In other ways, Hawaii's environmental, cultural and astronomy communities may be at odds, but there is agreement on the issue of light pollution.
Senate Bill 536, among hundreds on Gov. Linda Lingle's desk, comes down squarely in support of astronomy in Hawaii while finding a need to limit light pollution to protect culture, wildlife and habitats.
Since the bill was supported by the Department of Business, Economic Development & Tourism, Lingle is expected to approve the bill to have the DBEDT establish standards for "starlight reserves," to include a state lighting law that limits outdoor lights.
It's not a new issue.
Hawaii County established lighting standards 20 years ago designed to prevent night lights from urban centers intruding on the viewing conditions for observatories on Mauna Kea.
Kauai County is installing light shields on its streetlights to block extraneous light, to limit
the effects of the lights on seabirds flying at night.
Maui County two years ago imposed new lighting standards, including requirements for shielding and lower-intensity light fixtures - although giving existing users 10 years to convert from more-intense night lights.
But it is not just the street and outdoor lights of Kahului and Kihei affecting the night sky over Maui. A glow from the mass of outdoor lights on Oahu also affects the night sky over Haleakala, reflecting off high clouds or just permeating the air above the islands with photons.
University of Hawaii at Manoa Chancellor Virginia Hinshaw and astronomer Richard Wainscoat advised the Legislature that light can affect viewing conditions in the night sky 200 miles from Honolulu to Mauna Kea with "sky glow."
"Air molecules and dust scatter artificial light into the telescopes," Wainscoat's testimony said. "Every 10 percent brighter that artificial light makes the sky from its natural value makes the effective size of a telescope 10 percent smaller."
Amateur astronomers and scientists from Maui were joined by the Sierra Club and a turtle recovery specialist with the Hawaii Wildlife Fund in urging approval of SB 536.
There was also an argument that excessive lighting wasted energy, although that was a lesser issue in the discussions. The effects of light pollution on Hawaii's ability to promote science was a key issue, with the factors of cultural and natural resources adding to the benefit of a state-imposed starlight reserve proposed by SB 536.
"We believe this reserve would both protect and promote cultural heritages associated with the night sky, help safeguard the equilibrium of the biosphere in which nocturnal and diurnal habitats are threatened by light pollution and significantly enhance the quality of our night skies for astronomical observation and research," DBEDT Director Ted Liu offered in testimony.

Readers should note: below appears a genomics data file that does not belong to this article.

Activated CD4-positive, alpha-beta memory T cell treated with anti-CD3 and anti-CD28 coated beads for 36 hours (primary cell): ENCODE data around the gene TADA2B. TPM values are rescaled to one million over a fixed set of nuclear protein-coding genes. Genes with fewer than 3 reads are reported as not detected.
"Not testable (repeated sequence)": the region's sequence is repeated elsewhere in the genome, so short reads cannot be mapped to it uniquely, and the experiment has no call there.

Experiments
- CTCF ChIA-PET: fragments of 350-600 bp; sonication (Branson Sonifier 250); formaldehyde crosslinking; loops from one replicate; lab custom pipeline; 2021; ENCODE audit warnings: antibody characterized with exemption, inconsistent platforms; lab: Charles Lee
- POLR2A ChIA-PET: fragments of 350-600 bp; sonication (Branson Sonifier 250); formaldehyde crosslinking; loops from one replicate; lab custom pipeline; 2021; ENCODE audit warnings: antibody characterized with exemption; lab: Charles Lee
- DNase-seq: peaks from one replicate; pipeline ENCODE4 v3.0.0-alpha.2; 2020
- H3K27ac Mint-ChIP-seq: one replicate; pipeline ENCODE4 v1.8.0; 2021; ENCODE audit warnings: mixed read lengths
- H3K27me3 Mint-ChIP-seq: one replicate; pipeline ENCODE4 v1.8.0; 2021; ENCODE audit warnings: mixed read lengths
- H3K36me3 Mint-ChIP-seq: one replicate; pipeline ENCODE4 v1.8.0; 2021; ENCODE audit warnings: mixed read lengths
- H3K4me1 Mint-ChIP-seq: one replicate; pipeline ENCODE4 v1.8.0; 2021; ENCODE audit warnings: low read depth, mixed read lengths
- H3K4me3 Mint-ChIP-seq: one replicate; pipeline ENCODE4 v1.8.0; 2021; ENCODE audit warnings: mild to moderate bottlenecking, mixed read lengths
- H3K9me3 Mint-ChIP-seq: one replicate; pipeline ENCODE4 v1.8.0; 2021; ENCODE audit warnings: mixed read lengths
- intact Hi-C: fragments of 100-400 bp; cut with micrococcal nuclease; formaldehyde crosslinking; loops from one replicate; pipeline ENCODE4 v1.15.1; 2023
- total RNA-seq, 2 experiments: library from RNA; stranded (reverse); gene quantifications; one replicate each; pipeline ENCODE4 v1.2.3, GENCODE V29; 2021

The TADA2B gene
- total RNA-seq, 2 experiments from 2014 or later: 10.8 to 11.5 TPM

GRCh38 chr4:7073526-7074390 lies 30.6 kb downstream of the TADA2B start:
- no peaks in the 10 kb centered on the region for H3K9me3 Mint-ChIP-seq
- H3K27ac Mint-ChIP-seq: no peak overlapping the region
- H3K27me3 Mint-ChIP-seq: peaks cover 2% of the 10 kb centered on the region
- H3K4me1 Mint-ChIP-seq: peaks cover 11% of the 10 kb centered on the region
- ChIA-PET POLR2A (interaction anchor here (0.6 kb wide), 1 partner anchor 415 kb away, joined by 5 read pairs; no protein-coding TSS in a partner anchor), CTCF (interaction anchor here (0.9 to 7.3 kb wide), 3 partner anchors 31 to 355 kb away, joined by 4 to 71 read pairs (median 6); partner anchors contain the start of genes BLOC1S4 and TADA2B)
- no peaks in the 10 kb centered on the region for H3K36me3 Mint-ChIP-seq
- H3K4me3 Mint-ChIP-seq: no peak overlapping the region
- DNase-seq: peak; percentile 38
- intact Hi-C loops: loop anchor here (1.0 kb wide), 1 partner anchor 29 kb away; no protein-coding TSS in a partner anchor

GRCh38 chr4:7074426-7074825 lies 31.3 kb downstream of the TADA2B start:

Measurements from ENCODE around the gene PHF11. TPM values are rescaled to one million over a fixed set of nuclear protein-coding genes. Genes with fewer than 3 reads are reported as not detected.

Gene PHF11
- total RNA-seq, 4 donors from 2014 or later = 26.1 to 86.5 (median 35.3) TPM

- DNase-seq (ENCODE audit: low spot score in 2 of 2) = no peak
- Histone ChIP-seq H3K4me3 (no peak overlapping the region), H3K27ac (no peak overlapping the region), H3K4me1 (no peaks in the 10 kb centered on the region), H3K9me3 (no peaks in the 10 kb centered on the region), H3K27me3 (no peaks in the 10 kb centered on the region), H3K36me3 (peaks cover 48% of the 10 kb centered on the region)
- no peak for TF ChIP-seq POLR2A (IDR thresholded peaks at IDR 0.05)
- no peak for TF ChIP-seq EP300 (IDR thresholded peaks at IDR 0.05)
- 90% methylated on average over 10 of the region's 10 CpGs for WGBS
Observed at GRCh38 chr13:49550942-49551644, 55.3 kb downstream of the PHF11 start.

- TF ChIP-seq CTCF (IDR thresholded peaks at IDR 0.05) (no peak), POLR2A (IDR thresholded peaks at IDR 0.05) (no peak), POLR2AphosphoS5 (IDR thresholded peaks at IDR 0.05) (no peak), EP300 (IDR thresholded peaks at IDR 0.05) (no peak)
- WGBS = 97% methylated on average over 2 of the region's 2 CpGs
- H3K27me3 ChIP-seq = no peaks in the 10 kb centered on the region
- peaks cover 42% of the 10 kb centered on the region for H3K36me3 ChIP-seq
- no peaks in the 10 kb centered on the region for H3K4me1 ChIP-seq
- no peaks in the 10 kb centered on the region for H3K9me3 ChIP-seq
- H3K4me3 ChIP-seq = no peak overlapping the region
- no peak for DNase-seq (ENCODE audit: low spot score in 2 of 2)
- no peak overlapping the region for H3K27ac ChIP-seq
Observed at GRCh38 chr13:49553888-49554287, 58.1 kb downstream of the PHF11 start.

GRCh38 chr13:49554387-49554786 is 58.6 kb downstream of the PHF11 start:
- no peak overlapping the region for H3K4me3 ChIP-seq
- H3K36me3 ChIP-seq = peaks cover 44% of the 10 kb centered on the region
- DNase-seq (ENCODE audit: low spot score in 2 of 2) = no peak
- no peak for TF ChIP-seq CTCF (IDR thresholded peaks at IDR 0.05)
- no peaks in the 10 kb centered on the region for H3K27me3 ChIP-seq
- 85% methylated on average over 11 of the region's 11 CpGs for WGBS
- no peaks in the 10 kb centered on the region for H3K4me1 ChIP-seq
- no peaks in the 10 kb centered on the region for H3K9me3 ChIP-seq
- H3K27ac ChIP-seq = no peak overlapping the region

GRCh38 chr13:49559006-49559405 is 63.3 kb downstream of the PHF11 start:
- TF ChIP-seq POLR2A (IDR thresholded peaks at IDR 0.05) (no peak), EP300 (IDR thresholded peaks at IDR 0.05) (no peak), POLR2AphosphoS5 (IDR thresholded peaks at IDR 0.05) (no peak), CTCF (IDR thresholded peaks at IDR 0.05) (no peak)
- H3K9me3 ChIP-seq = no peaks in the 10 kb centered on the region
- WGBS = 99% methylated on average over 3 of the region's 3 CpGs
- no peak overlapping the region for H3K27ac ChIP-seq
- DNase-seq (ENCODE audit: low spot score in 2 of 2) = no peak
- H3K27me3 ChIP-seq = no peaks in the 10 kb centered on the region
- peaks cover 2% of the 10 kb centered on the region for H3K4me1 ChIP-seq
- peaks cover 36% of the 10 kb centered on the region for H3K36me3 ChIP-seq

The Office of Hawaii Affairs joined in the discussion, asking to have a representative on an advisory committee to formulate a starlight reserve, noting that the night sky is important to Hawaiian culture for identifying the stars used in navigation and the knowledge of the sky calendar that dictates times for planting, fishing and harvesting.
"Light pollution, particularly in heavily developed areas, has limited the ability of Native Hawaiians to learn about the night sky and use it as their ancestors once did," OHA said.
The bill sidesteps the divergence between those focused on environmental and cultural concerns and those focused on scientific values. It seeks to designate natural areas "cultur-al heritage" sites and "astronomy" sites warranting protection from light pollution but makes no mention of conflicts arising over observatories in natural areas with high cultural value.
OHA and the environmental community wish to revert to the natural conditions of the night sky, under which ancestral cultural knowledge can be retained and the habitat of endemic and indigenous species can be preserved.
For the astronomers, restoration of a dark sky is essential to studies that define the nature of physical reality. But their work requires structures that intrude on the clear skies of high-altitude sites found in few places on Earth.
Still, the mutual goal of a dark sky suggests the dichotomy is two sides of the same purpose, access to starlight as a source of knowledge. It is unfortunate that some believe cultural knowledge and scientific knowledge are mutually exclusive.
* Edwin Tanji is a former city editor of The Maui News. He can be reached at email@example.com. "Haku Mo'olelo," "writing stories," is about stories that are being written or have been written. It appears every Friday.